This article describes the importance of incorporating critical design elements into the quotation before placing the order, clearly defining roles and responsibilities, and managing the project effectively. The installation was completed on time and on budget without any project change orders.
UNDERSTANDING DESIGN OBJECTIVES
Cytovance Biologics required two mammalian cell-culture bioreactors for its newly constructed, early clinical phase cGMP contract manufacturing facility at the Presbyterian Health Foundation Research Park in Oklahoma City, OK. One hundred liter and 500 L mammalian cell-culture stainless steel units were specified for separate manufacturing trains in dedicated suites. They needed to be operational by the summer of 2006 to support customer cGMP production batches.
Because Cytovance Biologics is a multiproduct contract manufacturer, there was no single product or process to tailor the bioreactor systems to. It was necessary to accommodate a wide range of mammalian cell-culture products and processes to maintain the company's ability to bid on a wide variety of contract proposals. Many design issues were addressed early on, such as the sizing of the mass flow controllers, the addition of baffles to the bioreactor vessels, and whether the bioreactors would be capable of running perfusion processes.
We solicited competitive quotes from three vendors and selected Sartorius BBI systems of Bethlehem, PA (SBBI, http://www.sartorius.de/). We also hired Certified Facilities Corporation, of Seattle, WA ( http://www.certifiedfacilities.com/), as a design contractor to ensure that our formal quotation included process and facility requirements and provided protection against change orders because of design alterations. We sought and received assurances from the highest executive levels at Sartorius that the systems would be delivered within 26 weeks of placing the order.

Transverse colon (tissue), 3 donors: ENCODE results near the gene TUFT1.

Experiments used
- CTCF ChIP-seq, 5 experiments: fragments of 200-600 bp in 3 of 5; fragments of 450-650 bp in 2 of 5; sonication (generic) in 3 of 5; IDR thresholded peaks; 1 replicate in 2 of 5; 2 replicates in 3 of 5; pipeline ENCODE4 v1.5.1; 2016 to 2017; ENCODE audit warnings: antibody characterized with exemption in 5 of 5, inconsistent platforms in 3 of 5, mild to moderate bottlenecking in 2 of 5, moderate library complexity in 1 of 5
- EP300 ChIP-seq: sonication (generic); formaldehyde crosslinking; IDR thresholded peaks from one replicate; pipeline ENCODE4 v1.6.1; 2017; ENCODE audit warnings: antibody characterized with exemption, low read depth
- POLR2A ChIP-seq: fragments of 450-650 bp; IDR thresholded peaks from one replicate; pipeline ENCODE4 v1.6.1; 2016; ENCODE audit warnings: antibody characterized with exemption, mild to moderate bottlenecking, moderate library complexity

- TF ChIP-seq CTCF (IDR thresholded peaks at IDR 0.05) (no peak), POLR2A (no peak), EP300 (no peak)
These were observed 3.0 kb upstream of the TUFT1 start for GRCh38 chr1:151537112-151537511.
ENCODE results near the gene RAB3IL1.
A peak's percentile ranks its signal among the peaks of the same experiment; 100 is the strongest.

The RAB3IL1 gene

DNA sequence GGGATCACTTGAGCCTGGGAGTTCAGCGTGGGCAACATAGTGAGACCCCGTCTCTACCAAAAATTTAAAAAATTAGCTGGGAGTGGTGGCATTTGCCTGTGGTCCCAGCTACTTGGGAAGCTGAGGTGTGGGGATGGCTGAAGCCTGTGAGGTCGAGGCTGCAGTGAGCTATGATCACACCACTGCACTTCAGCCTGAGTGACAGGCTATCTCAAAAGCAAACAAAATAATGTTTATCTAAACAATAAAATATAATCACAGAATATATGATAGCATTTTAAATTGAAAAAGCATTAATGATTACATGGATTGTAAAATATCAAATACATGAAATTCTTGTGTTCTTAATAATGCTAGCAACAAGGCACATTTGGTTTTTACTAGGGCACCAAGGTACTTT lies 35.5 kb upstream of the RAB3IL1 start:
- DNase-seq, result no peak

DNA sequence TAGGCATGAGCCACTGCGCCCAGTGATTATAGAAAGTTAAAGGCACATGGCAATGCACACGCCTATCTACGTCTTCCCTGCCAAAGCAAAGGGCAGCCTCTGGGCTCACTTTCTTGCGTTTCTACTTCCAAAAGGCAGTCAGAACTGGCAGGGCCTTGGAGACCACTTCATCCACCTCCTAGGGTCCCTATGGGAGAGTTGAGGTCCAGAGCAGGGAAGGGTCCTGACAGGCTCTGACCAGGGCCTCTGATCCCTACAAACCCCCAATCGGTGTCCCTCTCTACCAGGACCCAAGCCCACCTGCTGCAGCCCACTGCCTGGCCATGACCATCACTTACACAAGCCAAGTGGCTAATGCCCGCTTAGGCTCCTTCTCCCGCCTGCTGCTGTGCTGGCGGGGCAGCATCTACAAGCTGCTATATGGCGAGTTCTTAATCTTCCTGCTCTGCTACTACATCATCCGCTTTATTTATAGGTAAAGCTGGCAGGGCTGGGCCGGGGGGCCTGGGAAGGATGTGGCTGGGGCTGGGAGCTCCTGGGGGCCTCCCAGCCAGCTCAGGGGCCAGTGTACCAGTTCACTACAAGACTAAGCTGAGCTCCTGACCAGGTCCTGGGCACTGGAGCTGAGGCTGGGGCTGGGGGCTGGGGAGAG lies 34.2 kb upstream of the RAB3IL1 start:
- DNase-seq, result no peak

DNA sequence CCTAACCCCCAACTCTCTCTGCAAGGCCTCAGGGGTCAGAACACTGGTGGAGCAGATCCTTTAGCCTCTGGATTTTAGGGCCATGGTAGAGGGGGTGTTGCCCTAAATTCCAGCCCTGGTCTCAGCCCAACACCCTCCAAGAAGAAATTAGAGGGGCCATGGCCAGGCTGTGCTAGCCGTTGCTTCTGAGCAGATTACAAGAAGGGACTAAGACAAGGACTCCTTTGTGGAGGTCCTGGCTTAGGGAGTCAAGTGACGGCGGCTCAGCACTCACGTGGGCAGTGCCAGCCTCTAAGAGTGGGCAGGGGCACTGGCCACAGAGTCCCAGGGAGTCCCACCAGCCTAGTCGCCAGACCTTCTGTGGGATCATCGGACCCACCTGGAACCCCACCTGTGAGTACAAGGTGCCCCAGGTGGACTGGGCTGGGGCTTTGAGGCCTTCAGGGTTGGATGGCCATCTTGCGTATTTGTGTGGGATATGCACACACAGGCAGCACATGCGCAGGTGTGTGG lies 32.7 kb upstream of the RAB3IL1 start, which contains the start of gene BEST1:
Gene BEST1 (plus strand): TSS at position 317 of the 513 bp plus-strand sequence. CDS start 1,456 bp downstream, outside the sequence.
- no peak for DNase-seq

Finally, we conducted a one-day, face-to-face meeting with Sartorius to tour their facility and identify final bioreactor specifications.
MANAGING THE TEAM
Once we formally placed the order, we established roles, responsibilities, and key contacts for each team. At Cytovance, I was the main point of contact. Steven D. Perry, vice president of manufacturing operations, was responsible for final decisions, and Debra Greiner-Powell director of quality systems, was responsible for quality assurance on the customer side. Steven J. Ruhl, vice president of Certified Facilities, was also a key consultant to the bioreactor project team.
At SBBI, Stanley Hawrylo, senior project engineer, was the main point of contact and project manager. Kenneth Clapp, senior vice president, manufacturing and operations, was responsible for final decisions, and David Koiro, quality control supervisor, managed quality control on the vendor side.
We instituted weekly update meetings by phone, where we took detailed minutes and established a formalized system for tracking action items. The meetings were invaluable—they provided a forum for consistent communication for the duration of the project. The minutes also created a historical record of the project's development, which was reviewed whenever disputes arose. Project teams from Cytovance Biologics and SBBI participated in the weekly meetings throughout the course of the project.